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The ABC's of Cooking with Lynn Fredericks
author of Cooking Time Is Family Time


Lynn Fredericks
gives new meaning to our ABC's.
Each installment will focus on a new ingredient beginning with the next letter of the alphabet. B for Bread features recipes, fun and family activities with bread.

 

 B  is for Bread
Our daily bread is fundamental to our sustenance and well-being. While our culture is not as emotionally dependent upon freshly baked bread as some, there's a reason that bread machines are increasingly popular. The aroma of freshly baked bread is seductive and even addictive. Once you get the knack of it, you'll want to do it again and again -- together.

Making homemade bread is a multi-sensory activity that is enjoyable for all ages (that means you too, Grandma!) In fact, many pre-school and Kindergarten curriculums utilize bread-making because it provides such a wonderfully tactile experience that culminates in a delicious, nutritious snack.

Below are some family activities involving bread and similar doughs along with some proven family-friendly recipes from the book, Cooking Time Is Family Time.

Important: Please note that an adult should always be present during cooking time.



 

YEAST EXPERIMENT — How does bread rise? Help kids understand by doing this simple experiment. First, explain that yeast is a naturally-occuring, microscopic organism that is alive! And just like kids, it needs food, water and a warm enviroment to live. When dry yeast is 'fed' warm water, it 'activates' or wakes up. Then, as it digests the food, it gives off gas. Since wheat is the type of grain that has the most gluten (a substance that allows it to stretch), yeast is added to bread dough made from wheat flour to make the bread rise each of the tiny holes in bread that puff it up are made from the gas created by the yeast and the dough stretching to absorb the gas bubble!

Equipment:

  • empty, clean wine bottle
  • 1 package of dry yeast
  • 1 tablespoon sugar
  • 1 uninflated balloon
  • 1 instant-read thermometer
Procedure: Have the kids pour the contents of the yeast packet, the sugar and a half cup of water (105-115° F) into the jar. Then, stretch the end of the balloon over the rim of the bottle. In about 15-30 minutes, the gas from the yeast will begin to inflate the balloon.


BREAD MODELING DOUGH
Making bread dough for sculpting and shaping offers a fun activity that can easily be turned into Christmas Tree ornaments; name plaques for doors, place-settings, etc. you are only limited by your creativity! Here is a recipe for a basic modeling dough that can be made into shapes or figures, braided and rolled into wreaths. After baking they can be painted and varnished for beautiful, home-made gifts for the holidays.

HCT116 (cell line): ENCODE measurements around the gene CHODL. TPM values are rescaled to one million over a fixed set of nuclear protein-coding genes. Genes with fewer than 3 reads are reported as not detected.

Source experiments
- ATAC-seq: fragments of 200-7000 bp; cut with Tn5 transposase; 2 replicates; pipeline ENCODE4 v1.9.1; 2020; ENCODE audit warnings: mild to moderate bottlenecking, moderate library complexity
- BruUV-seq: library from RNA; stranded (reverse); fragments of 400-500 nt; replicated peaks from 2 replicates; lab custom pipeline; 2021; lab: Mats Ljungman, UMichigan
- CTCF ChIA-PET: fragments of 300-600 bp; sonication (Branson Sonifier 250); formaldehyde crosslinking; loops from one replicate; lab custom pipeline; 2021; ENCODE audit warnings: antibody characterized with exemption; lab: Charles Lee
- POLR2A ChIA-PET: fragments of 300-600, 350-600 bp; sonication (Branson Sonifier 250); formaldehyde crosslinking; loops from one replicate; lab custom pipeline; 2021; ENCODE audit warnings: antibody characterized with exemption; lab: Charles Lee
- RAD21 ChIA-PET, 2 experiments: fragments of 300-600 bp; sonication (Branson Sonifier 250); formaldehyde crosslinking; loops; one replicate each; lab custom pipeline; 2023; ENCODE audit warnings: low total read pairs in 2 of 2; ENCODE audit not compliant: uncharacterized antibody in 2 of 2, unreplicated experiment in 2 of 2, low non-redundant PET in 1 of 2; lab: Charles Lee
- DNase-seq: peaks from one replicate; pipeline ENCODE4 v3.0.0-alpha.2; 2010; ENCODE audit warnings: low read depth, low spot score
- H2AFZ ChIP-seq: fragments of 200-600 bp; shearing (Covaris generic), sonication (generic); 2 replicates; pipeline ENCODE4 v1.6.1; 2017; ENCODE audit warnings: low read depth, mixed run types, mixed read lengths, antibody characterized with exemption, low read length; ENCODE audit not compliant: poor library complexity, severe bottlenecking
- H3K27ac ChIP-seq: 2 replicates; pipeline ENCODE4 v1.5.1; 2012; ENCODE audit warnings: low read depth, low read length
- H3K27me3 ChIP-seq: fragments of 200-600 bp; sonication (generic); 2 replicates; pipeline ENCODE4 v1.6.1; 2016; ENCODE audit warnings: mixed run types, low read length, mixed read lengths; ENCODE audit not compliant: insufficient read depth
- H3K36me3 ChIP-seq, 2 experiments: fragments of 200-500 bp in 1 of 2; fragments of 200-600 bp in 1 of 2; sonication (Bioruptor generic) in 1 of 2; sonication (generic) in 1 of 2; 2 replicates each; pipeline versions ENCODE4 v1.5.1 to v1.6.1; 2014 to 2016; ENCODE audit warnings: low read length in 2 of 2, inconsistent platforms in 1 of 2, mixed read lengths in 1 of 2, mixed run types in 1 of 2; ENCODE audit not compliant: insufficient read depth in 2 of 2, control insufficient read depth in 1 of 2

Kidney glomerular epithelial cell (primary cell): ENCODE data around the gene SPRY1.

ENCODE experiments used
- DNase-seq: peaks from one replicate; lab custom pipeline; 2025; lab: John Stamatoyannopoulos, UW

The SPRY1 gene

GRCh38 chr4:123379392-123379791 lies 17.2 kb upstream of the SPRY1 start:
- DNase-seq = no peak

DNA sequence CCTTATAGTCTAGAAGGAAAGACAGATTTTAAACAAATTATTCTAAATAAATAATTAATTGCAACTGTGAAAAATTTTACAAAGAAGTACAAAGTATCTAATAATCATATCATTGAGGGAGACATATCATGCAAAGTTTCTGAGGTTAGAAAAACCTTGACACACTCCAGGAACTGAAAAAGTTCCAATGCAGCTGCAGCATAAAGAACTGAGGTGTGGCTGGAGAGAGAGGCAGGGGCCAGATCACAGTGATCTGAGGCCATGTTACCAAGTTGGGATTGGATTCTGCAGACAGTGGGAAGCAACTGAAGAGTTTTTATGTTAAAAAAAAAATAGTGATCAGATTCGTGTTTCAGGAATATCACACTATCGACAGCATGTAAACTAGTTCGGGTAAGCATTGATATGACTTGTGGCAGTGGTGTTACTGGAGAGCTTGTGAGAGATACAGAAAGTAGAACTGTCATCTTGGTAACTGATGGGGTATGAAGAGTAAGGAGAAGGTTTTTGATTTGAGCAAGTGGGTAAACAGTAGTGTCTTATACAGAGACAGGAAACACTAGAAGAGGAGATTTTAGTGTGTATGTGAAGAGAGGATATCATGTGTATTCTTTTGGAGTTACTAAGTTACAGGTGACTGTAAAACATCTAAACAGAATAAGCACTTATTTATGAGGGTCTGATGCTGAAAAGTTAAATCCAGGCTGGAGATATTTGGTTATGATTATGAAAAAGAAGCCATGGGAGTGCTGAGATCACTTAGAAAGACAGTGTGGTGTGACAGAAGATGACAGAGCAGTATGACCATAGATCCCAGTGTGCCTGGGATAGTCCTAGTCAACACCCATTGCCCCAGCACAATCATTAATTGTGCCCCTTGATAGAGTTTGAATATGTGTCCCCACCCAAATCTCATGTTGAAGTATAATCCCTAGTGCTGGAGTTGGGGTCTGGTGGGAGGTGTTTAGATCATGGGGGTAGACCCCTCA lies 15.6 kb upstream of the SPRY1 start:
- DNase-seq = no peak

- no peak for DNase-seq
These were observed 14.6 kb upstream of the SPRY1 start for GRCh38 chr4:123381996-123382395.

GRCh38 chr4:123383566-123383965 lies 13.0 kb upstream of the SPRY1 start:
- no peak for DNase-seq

Equipment:

  • flour
  • water
  • salt
  • bowl
  • dough scraper
  • cookie cutters
  • baking tray
  • straw
  • tempera paints and spray varnish
Procedure: Have the children meaure the 4 cups of flour and 1 cup of salt into a mixing bowl. Add 1-1/2 cups of water. Help the children to mix with their hands into a very stiff dough. Place on a floured cutting board or counter top and knead for 5 minutes. Now you can mold or roll into 1/4" thickness and cut out shapes with cookie cutters. Use a straw to make holes for ribbons to hang if you are making ornaments. Bake for 1 hour at 350°. When cool , you can all paint and decorate. Parents should apply the spray varnish (available at art supply stores) so they stay stiff and will not spoil or get soft. Dough must be used within 4 hours of making it!


Check out other recipes that bring the whole family together:


>>> Buy This Book

Cooking Time is Family Time: Cooking Together,
Eating Together, and Spending Time Together

by Lynn Fredericks, William Morrow & Co., August, 1999

In COOKING TIME IS FAMILY TIME, Lynn Fredericks shows people how they can improve the time they spend with kids by inviting them into the kitchen to help prepare meals.

Included are 125 recipes emphasizing a variety of fresh, healthful ingredients and strategies to get kids to gobble them down. Each recipe offers directions that specify which steps are right for younger kids and which are more challenging for their older siblings.

 
 

Cooking with Kids Home
The ABC's of Cooking ::: Aa |Bb |Cc |Dd |Ee |Ff |Gg |Hh |Ii |Jj |Kk |Ll
Kid's Meals | Lynn's Thoughts on Feeding Her Children | Recipes | Book

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